How municipal climate networks can improve their impact - new research article
Today, there exist a number of different transnational climate networks. These bring together municipalities from all over the world. The largest one is the Covenant of Mayors, which gathers 7,755 municipalities, regions and associations from 53 different countries. The Covenant and other networks were set up in response to climate change, as a way to strengthen municipalities’ climate work. In recent years, climate change adaptation, which includes efforts to make municipalities safer from flooding and heatwaves, has become an important issue for the networks.
– In Germany, where I conducted my research, network membership is ubiquitous. However, there is very little knowledge on how membership actually benefits local municipalities and local climate politics. Is it just a membership for mayors who like to travel to network meetings and not much else?, says Henner Busch, visiting researcher at LUCSUS and a researcher at the Department of Human Geography.
Previous research on climate networks has instead focused on how networks represent themselves, their infrastructure, interaction between different cities, and impacts on an international level. According to Henner Busch, this is quite surprising, since it is on the local, and not the national or international level, where the battle against climate change is ultimately fought.
For his study, he surveyed 61 of the 136 German cities above 50.000 inhabitants, which are members of at least one climate network to assess the impact of membership on the local level. The survey shows that actors in cities actively use network membership as a leverage in internal political processes. These include decision making that takes place in the cities such as designing a local climate strategy or convincing politicians to vote in favour of stricter climate legislation. The results also show that these internal processes are more important for the local climate managers in Germany than the processes and interactions that take place between the network members.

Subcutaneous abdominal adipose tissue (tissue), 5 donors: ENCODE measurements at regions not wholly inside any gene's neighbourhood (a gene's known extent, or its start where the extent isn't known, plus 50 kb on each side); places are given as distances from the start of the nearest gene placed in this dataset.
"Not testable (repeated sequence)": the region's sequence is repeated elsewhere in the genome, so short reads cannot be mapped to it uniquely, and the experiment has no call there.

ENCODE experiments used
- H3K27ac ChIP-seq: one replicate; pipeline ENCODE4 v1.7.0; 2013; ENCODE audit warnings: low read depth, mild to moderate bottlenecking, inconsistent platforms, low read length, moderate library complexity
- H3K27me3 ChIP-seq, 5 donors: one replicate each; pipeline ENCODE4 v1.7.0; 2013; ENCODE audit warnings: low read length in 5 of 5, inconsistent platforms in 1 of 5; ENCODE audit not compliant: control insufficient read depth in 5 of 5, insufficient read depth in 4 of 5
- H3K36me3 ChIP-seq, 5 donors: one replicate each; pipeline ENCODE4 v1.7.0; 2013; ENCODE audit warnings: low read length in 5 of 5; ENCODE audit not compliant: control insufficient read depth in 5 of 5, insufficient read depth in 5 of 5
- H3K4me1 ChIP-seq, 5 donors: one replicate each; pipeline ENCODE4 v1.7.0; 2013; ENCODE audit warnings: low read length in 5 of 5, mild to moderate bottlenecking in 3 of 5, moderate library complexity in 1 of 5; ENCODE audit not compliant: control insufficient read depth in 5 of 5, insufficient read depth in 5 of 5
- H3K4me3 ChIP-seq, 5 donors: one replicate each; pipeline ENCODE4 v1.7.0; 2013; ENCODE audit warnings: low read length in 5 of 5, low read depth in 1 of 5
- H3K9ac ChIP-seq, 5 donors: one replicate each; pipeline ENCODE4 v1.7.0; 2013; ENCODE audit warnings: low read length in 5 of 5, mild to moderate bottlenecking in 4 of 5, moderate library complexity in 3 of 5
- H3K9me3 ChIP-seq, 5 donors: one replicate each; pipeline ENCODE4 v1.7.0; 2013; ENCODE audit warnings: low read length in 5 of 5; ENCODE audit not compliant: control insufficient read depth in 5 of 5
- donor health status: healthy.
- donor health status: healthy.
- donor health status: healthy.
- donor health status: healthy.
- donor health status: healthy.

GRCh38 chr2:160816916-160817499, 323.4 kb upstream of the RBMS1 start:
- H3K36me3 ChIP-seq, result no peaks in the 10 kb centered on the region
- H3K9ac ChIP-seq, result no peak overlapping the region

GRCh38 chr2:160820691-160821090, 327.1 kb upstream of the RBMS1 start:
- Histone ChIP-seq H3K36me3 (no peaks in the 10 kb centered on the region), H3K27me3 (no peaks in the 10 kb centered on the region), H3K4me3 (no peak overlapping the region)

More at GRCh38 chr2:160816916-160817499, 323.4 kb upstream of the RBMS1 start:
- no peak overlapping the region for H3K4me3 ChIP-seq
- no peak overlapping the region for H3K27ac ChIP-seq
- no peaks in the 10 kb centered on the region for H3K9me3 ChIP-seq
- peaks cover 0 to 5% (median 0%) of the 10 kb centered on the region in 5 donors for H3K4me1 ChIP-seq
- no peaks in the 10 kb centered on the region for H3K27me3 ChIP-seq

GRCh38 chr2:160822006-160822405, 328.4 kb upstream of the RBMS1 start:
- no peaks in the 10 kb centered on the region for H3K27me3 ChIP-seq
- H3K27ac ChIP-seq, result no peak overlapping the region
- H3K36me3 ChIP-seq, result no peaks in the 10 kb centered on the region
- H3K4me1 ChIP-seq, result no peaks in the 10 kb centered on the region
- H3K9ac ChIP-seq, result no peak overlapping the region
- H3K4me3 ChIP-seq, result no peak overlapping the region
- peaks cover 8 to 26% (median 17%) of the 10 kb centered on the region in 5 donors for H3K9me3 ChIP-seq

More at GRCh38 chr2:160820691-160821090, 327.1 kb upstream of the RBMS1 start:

– These results were surprising since the networks advertise themselves to new members by pointing at the interactions and working processes between cities. At the same time, the internal processes, which actually influence the climate work on the ground, and thus the lives of citizens, are overlooked.
Henner Busch argues that the results suggest that the networks need to become better at assessing, evaluating and communicating what benefits member cities can reap from being part of a network, especially the networks’ impact on the local level of climate politics.
– Since our results highlights the importance of membership for local politics, the networks could work more to develop support aimed at achieving change at this level.
He says that examples could include providing toolkits and best practice for climate managers to engage in political processes on a local level. By changing their focus slightly to providing more support on a local level, the networks could realise their full potential.
– The networks have a great leverage to affect real change. But for that to happen they need to have a better understanding of how climate managers in municipalities are benefiting from their membership and capitalise on that. If they do, it can be a way to mobilise people, and really move forward with changes in areas such as housing, energy, and transport, where changes on a local level can make a real difference, he concludes.